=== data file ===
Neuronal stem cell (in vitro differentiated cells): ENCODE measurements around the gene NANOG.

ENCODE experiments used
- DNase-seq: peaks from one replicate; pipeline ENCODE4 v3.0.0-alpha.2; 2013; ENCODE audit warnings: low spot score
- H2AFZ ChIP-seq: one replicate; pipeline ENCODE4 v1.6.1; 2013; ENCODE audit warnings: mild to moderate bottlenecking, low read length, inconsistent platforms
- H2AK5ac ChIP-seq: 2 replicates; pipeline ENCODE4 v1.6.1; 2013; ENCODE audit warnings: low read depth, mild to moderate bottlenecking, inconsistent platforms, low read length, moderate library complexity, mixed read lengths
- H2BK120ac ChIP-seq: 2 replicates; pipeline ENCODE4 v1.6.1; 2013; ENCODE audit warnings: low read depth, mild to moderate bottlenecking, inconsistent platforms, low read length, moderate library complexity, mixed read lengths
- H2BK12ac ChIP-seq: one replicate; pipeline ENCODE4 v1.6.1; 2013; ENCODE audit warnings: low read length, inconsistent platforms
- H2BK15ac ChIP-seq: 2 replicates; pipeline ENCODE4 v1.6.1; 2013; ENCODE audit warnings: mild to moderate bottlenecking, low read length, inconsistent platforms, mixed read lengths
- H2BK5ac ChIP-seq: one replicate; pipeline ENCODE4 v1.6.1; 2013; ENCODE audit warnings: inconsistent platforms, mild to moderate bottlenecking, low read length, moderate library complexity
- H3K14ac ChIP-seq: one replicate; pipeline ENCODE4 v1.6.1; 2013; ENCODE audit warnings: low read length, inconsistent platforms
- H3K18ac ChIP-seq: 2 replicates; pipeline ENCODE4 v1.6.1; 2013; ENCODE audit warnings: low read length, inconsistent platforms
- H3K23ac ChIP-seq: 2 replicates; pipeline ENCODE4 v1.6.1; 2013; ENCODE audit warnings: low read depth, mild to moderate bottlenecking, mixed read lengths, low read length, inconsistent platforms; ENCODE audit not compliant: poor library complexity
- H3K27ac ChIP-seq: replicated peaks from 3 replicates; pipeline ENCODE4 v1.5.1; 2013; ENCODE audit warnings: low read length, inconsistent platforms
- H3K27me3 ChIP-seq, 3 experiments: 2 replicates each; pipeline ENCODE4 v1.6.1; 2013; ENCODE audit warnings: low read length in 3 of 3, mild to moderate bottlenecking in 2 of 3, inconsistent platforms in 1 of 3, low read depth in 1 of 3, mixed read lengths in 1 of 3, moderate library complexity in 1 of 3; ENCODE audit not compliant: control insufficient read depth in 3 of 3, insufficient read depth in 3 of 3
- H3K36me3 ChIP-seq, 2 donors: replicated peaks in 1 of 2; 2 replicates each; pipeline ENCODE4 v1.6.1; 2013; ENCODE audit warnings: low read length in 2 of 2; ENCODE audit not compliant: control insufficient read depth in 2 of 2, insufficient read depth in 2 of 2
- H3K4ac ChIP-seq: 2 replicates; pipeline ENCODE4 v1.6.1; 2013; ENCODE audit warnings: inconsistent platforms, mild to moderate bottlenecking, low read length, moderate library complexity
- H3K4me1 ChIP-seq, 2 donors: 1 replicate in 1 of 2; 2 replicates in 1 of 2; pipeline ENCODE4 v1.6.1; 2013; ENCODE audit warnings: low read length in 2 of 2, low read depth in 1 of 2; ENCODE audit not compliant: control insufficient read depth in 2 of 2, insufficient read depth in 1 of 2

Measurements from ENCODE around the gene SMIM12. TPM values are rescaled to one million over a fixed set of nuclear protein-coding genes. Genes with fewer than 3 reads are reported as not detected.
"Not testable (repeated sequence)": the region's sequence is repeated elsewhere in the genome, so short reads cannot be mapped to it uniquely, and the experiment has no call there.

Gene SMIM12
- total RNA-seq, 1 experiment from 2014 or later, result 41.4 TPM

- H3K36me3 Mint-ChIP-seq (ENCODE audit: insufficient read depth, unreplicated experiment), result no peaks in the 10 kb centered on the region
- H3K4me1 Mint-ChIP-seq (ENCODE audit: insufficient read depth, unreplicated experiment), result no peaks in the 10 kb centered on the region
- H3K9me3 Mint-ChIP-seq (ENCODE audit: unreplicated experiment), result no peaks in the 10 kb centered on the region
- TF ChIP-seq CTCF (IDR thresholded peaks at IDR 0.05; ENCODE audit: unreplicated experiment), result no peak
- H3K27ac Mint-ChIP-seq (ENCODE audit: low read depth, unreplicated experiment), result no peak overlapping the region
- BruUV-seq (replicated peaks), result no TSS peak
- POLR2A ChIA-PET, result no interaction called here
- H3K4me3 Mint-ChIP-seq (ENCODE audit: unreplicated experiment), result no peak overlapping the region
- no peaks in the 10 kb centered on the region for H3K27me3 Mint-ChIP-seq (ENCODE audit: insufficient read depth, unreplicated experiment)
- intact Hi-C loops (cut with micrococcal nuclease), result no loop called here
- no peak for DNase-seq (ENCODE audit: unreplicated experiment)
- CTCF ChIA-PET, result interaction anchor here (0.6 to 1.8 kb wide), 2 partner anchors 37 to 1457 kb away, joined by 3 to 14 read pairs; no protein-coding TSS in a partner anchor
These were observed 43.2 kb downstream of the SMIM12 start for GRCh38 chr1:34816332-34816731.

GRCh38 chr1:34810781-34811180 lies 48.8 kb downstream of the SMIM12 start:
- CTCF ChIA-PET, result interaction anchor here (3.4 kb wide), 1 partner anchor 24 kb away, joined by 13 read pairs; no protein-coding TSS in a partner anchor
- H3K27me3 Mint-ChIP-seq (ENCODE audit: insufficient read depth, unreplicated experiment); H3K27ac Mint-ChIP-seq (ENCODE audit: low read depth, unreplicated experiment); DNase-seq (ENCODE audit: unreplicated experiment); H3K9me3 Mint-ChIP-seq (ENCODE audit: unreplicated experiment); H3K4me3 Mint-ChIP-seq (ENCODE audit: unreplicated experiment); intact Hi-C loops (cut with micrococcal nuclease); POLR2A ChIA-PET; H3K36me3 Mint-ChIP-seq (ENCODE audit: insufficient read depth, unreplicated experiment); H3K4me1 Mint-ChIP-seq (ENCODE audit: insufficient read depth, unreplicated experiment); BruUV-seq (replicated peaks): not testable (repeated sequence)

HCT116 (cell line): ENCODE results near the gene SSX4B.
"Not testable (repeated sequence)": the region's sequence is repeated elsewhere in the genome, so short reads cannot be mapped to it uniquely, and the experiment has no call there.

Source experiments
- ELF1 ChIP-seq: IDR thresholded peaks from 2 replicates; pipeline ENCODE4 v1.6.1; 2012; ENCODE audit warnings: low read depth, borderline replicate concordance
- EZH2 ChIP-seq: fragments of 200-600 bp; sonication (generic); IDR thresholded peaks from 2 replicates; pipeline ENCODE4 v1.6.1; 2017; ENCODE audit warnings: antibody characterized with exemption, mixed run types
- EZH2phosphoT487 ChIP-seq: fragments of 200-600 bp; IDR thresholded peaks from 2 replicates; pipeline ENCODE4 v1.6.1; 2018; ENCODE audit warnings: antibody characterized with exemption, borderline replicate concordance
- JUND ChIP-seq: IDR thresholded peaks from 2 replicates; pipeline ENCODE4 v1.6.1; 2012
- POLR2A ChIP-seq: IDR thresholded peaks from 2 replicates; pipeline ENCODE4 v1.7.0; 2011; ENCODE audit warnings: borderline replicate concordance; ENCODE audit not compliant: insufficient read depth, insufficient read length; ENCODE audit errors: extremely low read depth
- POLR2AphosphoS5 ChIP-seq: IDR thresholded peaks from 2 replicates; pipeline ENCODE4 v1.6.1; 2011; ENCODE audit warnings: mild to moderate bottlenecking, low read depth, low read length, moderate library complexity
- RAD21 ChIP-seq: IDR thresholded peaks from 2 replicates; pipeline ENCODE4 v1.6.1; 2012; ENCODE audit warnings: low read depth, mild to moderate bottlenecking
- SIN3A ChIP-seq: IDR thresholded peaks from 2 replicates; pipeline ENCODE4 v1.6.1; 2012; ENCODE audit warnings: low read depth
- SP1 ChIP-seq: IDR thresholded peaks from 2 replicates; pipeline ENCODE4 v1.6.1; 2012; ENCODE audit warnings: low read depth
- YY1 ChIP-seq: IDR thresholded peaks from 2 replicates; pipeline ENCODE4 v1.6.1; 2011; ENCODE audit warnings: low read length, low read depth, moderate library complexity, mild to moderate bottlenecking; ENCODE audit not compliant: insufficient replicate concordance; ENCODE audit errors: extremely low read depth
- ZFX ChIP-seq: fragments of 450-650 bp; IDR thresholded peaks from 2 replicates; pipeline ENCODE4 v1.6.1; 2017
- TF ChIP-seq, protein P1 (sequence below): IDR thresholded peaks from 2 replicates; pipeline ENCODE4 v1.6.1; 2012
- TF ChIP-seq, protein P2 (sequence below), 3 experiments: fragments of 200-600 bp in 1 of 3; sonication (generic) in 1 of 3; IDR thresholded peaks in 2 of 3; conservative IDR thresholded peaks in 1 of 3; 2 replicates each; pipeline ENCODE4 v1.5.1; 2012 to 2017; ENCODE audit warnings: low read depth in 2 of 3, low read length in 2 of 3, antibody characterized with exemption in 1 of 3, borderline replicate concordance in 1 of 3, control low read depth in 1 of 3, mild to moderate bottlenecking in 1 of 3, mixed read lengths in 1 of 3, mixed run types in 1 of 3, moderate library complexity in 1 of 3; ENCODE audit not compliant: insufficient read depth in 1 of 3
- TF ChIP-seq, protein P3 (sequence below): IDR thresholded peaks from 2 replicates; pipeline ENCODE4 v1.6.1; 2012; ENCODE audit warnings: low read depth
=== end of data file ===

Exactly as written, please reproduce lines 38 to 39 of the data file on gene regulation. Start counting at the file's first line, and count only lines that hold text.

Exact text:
HCT116 (cell line): ENCODE results near the gene SSX4B.
"Not testable (repeated sequence)": the region's sequence is repeated elsewhere in the genome, so short reads cannot be mapped to it uniquely, and the experiment has no call there.